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Kashmir is not disputed for India

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Published on 02 Feb 2018 / In People & Blogs

Now all Indians have a clear stand over Kashmir, that it's a dispute free part of India. But Porkis as always keep crying over Kashmir.

This article specifies that the states must concur in the application of laws, except those that pertain to Communications, Defence, Finance, and Foreign Affairs.

Similar protections for unique status exist in tribal areas of India including those in Himachal Pradesh, Arunachal Pradesh, Andaman & Nicobar Islands and Nagaland. However, it is only for the state of Jammu and Kashmir that the accession of the state to India is still a matter of dispute between India and Pakistan still on the agenda of the UN Security Council and where the Government of India vide 1974 Indira-Sheikh accord committed itself to keeping the relationship between the Union and Jammu and Kashmir State within the ambit of this article .[citation needed]

The 1974 Indira-Sheikh accord between Kashmiri politician Sheikh Abdullah and then Prime Minister Indira Gandhi stated, "The State of Jammu and Kashmir which is a constituent unit of the Union of India, shall, in its relation with the Union, continue to be governed by Article 370 of the Constitution of India".

In notifications issued as far back as 1927 and 1932, the state created various categories of residents – with some being called permanent residents (PRs) with special rights. Though the law did not discriminate between female and male PRs, an administrative rule made it clear that women could remain PRs only till marriage. After that they had to seek a fresh right to remain PRs. And if a woman married someone who wasn’t a Kashmiri PR, she automatically lost her own PR status. A People's Democratic Party government, led by Mehbooba Mufti, passed a law to overturn the court judgment by introducing a Bill styled “Permanent Residents (Disqualification) Bill, 2004’. This was not Mufti’s solo effort. Omar Abdullah’s party, the National Conference, backed this Bill and got it passed in the assembly. But it did not ultimately see the light of day for various reasons.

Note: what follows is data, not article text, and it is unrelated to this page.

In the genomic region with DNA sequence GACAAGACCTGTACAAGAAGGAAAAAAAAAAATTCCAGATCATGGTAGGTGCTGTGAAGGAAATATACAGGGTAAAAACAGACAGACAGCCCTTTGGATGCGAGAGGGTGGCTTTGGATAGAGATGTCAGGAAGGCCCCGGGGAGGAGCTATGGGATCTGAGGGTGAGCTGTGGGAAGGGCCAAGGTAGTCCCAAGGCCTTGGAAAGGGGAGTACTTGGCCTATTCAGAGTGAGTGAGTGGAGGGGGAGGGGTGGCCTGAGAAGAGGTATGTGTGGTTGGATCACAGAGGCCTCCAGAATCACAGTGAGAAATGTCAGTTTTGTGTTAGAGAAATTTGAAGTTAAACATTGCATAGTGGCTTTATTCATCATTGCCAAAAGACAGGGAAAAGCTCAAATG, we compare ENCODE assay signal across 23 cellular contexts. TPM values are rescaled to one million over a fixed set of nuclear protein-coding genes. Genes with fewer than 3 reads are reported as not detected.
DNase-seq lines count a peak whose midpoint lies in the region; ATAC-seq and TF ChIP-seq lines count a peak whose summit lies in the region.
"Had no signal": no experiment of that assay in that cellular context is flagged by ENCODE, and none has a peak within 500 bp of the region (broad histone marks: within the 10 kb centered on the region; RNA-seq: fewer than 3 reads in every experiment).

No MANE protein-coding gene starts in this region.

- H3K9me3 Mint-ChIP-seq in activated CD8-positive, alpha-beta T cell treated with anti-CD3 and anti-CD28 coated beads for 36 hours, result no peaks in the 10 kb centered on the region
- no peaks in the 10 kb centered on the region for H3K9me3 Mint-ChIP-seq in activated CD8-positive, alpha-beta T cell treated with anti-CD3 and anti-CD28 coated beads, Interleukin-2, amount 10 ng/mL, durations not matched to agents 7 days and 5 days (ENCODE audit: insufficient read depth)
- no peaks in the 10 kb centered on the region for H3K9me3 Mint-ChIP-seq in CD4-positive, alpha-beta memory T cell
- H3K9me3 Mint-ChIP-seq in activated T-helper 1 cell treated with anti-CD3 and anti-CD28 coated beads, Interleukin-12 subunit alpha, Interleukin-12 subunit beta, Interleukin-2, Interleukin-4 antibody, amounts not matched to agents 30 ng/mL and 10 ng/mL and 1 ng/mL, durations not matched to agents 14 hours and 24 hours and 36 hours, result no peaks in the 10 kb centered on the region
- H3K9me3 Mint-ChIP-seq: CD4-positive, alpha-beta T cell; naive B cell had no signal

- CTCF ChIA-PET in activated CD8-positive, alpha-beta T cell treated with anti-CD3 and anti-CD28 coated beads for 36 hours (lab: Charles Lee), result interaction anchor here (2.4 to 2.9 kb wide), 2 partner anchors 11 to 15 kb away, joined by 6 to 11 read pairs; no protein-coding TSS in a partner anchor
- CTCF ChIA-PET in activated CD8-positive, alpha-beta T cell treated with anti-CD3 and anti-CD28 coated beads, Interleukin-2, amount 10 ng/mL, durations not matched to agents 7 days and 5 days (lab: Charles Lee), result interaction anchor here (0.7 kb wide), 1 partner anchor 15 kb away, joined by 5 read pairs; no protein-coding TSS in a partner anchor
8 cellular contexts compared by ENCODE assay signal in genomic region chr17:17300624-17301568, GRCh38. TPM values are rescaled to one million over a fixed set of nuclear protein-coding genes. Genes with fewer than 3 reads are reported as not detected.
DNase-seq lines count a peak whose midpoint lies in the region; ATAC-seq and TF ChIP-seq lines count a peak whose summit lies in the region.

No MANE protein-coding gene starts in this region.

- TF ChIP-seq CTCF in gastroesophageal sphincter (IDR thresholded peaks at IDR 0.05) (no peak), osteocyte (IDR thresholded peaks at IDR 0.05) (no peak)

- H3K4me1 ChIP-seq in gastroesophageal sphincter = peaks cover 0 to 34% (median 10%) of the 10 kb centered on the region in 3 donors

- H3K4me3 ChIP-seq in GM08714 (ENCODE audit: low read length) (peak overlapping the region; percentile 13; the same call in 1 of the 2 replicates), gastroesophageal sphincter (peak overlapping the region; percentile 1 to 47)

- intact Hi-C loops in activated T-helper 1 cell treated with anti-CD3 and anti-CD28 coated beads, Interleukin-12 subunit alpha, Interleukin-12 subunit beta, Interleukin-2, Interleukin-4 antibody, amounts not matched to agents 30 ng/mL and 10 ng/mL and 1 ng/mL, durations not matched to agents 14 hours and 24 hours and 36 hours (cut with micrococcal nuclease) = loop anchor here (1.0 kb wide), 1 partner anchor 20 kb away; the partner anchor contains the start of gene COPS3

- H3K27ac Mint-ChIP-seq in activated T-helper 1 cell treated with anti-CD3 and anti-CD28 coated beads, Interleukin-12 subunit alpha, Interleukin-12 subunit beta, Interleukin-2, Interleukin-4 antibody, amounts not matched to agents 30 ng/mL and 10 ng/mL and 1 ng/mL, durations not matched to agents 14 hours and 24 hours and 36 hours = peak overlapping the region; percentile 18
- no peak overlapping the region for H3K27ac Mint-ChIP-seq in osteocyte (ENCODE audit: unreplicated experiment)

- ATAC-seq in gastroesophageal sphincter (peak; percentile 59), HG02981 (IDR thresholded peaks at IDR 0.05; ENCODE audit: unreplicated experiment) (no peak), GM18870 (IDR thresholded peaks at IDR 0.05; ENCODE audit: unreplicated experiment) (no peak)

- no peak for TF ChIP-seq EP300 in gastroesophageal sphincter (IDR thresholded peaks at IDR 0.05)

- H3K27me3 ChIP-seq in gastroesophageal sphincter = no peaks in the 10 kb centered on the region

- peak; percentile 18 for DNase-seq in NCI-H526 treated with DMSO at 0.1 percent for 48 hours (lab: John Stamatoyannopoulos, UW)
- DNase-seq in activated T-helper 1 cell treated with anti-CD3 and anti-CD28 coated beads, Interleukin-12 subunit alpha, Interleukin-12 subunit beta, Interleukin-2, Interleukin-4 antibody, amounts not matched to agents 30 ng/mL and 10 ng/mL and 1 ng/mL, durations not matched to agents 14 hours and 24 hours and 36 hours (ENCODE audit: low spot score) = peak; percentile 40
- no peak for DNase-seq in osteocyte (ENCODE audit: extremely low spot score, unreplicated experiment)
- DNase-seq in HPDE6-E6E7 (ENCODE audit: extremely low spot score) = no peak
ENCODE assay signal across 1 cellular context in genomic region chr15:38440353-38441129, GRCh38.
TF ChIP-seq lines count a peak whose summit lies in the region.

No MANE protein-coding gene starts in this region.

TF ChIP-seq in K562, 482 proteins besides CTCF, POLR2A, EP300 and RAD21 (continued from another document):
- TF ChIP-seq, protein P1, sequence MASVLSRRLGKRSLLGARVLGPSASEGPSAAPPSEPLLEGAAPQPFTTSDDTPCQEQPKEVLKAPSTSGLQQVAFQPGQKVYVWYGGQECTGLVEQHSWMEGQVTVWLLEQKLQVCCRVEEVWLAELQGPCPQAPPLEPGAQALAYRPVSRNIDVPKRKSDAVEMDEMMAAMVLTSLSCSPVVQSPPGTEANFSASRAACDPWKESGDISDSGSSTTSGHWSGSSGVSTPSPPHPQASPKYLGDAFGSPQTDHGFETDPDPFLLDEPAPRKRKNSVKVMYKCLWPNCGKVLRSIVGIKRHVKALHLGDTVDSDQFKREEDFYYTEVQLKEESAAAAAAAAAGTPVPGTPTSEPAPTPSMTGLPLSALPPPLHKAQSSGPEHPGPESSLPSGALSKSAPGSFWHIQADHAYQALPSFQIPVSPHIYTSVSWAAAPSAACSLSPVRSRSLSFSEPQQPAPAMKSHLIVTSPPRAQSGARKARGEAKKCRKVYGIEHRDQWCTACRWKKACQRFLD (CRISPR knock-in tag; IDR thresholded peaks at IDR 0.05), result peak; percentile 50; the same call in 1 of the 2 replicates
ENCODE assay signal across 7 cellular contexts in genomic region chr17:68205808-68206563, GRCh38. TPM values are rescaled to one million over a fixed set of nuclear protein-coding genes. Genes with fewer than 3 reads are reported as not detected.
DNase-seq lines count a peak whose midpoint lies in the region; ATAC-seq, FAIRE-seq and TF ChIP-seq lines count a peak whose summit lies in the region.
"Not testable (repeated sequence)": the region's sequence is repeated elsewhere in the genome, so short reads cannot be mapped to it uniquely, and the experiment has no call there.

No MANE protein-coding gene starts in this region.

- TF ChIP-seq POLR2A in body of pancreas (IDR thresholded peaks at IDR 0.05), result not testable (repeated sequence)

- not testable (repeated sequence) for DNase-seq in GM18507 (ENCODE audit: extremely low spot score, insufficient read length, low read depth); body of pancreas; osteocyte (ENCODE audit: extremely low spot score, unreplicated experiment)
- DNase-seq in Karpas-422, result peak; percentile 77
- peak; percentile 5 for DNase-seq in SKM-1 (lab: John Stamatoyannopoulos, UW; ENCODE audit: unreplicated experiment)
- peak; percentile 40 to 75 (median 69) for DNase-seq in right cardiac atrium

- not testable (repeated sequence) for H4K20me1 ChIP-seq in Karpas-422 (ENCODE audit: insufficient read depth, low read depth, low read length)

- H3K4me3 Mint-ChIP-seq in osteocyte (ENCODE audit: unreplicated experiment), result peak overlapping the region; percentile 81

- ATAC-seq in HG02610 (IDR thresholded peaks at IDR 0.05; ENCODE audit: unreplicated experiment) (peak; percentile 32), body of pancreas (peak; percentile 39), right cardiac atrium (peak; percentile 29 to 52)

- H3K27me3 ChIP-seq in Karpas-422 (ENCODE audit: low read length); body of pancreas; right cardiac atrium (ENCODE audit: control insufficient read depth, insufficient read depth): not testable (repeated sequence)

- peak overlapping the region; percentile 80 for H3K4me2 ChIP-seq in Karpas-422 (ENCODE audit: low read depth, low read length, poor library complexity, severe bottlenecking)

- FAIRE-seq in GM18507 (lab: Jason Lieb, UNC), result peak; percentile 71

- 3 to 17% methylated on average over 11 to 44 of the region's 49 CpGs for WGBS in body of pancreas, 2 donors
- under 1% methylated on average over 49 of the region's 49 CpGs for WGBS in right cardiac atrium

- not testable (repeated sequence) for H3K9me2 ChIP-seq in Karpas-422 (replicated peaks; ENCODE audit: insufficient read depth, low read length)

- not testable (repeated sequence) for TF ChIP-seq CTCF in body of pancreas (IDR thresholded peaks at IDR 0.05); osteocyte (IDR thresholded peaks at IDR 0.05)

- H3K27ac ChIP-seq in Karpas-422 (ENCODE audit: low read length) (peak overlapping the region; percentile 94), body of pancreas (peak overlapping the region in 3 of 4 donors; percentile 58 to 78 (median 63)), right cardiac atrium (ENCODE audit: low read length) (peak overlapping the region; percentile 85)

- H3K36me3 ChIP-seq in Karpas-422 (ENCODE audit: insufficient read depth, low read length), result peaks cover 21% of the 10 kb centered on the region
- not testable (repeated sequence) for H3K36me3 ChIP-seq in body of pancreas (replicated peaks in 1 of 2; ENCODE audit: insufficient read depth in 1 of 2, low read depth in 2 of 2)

Sheikh Mohammad Abdullah, the state's 'Prime Minister' and leader of the Muslims in the Valley, found the inclusion of Article 370 in the 'Temporary and Transitional Provisions' of the Constitution's Part XXI unsettling. He wanted 'iron clad guarantees of autonomy'. Suspecting that the state's special status might be lost, Abdullah advocated independence from India, causing New Delhi to dismiss his government in 1953, and place him under preventive detention.

Some argue that the President may, by public notification under article 370, declare that Article 370 shall cease to be operative and no recommendation of the Constituent Assembly is needed as it does not exist any longer. Others say it can be amended by an amendment Act under Article 368 of the Constitution and the amendment extended under Article 370. Art. 147 of the Constitution of Jammu and Kashmir states no Bill or amendment seeking to make any change in the provisions of the constitution of India as applicable in relation to the State; shall be introduced or moved in either house of the Legislature. As per Art. 5 of the Constitution of Jammu and Kashmir the executive and legislative power of the State extends to all matters except those with respect to which Parliament has power to make laws for the State under the provisions of the Constitution of India as applicable in relation to this state.[citation needed]

Law Minister B. R. Ambedkar was asked to prepare a draft of the legislation in 1949. He refused, and it was later written by Ayyangar. Ambedkar was against Article 370 and it was included against his wishes. Balraj Madhok reportedly said, Dr. Ambedkar had clearly told Sheikh Abdullah, "You wish India should protect your borders, she should build roads in your area, she should supply you food grains, and Kashmir should get equal status as India. But Government of India should have only limited powers and Indian people should have no rights in Kashmir. To give consent to this proposal, would be a treacherous thing against the interests of India and I, as the Law Minister of India, will never do it." Then Abdullah went to Nehru, who directed him to N. Gopalaswami Ayyangar, who approached Sardar Patel asking him to do something as it was a matter of prestige for Nehru, who had promised Abdullah accordingly. Patel got it passed when Nehru was on a foreign tour. On the day this article came up for discussion, Dr. Ambedkar did not reply to questions on it though he did participate on other articles. All arguments were done by Gopalaswami Ayyangar

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